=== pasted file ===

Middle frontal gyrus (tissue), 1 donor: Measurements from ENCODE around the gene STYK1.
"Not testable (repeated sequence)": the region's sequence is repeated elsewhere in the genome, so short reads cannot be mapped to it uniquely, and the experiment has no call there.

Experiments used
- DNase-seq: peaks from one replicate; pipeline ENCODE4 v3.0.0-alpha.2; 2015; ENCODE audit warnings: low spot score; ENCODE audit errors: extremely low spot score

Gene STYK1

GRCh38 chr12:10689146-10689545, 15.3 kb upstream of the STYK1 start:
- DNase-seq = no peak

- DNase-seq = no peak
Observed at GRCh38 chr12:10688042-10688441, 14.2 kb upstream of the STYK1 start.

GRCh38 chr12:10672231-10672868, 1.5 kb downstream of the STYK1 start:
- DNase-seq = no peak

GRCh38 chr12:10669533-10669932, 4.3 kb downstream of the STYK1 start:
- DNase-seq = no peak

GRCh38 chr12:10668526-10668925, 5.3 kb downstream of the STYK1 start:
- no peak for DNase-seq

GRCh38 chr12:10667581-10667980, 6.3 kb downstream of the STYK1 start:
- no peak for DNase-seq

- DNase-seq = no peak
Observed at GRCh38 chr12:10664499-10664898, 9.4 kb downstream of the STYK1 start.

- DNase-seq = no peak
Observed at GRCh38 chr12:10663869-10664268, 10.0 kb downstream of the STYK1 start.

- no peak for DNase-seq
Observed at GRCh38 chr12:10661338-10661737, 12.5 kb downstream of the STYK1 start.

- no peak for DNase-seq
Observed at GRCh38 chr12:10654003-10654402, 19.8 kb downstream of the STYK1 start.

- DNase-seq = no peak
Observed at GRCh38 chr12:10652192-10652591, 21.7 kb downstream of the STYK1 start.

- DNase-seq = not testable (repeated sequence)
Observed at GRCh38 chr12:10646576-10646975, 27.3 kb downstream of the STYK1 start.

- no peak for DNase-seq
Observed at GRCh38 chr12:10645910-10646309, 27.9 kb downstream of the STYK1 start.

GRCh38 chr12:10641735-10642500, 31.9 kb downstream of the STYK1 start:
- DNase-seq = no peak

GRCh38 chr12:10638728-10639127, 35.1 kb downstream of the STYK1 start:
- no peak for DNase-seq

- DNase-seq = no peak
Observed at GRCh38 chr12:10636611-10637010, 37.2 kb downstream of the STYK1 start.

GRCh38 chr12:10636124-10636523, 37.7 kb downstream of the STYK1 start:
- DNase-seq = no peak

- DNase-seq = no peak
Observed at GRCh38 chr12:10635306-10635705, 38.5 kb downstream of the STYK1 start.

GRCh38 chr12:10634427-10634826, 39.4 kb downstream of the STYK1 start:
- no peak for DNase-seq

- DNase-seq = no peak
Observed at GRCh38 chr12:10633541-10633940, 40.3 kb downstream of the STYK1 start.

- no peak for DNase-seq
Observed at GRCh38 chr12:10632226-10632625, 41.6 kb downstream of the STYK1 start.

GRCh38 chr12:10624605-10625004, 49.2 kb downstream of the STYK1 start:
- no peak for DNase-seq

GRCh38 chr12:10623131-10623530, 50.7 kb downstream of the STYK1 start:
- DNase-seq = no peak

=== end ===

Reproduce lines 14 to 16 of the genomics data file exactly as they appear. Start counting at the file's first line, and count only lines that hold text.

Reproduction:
GRCh38 chr12:10668526-10668925, 5.3 kb downstream of the STYK1 start:
- no peak for DNase-seq

GRCh38 chr12:10667581-10667980, 6.3 kb downstream of the STYK1 start: